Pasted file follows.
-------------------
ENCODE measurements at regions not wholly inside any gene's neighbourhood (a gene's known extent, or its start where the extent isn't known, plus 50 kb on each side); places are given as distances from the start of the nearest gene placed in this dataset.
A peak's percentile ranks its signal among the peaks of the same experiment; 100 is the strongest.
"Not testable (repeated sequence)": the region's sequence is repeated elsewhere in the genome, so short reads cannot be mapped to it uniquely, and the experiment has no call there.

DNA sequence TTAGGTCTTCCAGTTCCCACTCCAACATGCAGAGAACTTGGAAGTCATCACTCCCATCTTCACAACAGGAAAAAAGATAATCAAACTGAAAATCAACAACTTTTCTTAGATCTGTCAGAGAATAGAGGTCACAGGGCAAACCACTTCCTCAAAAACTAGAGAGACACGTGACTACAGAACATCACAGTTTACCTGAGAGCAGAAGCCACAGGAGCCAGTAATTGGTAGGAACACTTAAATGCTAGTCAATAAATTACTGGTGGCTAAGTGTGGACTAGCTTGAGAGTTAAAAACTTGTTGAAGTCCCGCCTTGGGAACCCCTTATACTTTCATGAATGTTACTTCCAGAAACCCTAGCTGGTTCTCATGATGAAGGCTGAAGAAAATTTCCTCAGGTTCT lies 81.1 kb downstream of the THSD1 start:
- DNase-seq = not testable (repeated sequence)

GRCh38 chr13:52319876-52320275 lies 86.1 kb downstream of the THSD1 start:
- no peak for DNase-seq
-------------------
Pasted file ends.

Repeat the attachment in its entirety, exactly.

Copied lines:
ENCODE measurements at regions not wholly inside any gene's neighbourhood (a gene's known extent, or its start where the extent isn't known, plus 50 kb on each side); places are given as distances from the start of the nearest gene placed in this dataset.
A peak's percentile ranks its signal among the peaks of the same experiment; 100 is the strongest.
"Not testable (repeated sequence)": the region's sequence is repeated elsewhere in the genome, so short reads cannot be mapped to it uniquely, and the experiment has no call there.

DNA sequence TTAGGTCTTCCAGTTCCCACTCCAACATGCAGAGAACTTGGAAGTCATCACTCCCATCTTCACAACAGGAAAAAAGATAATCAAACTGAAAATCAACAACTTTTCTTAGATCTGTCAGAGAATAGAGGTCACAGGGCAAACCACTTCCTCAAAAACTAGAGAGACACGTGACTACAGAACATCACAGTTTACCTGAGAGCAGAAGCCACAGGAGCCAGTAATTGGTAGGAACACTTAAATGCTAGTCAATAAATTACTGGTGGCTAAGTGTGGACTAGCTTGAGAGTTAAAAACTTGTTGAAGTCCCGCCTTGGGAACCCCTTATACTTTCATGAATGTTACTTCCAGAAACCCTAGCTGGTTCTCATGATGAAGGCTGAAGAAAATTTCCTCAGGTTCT lies 81.1 kb downstream of the THSD1 start:
- DNase-seq = not testable (repeated sequence)

GRCh38 chr13:52319876-52320275 lies 86.1 kb downstream of the THSD1 start:
- no peak for DNase-seq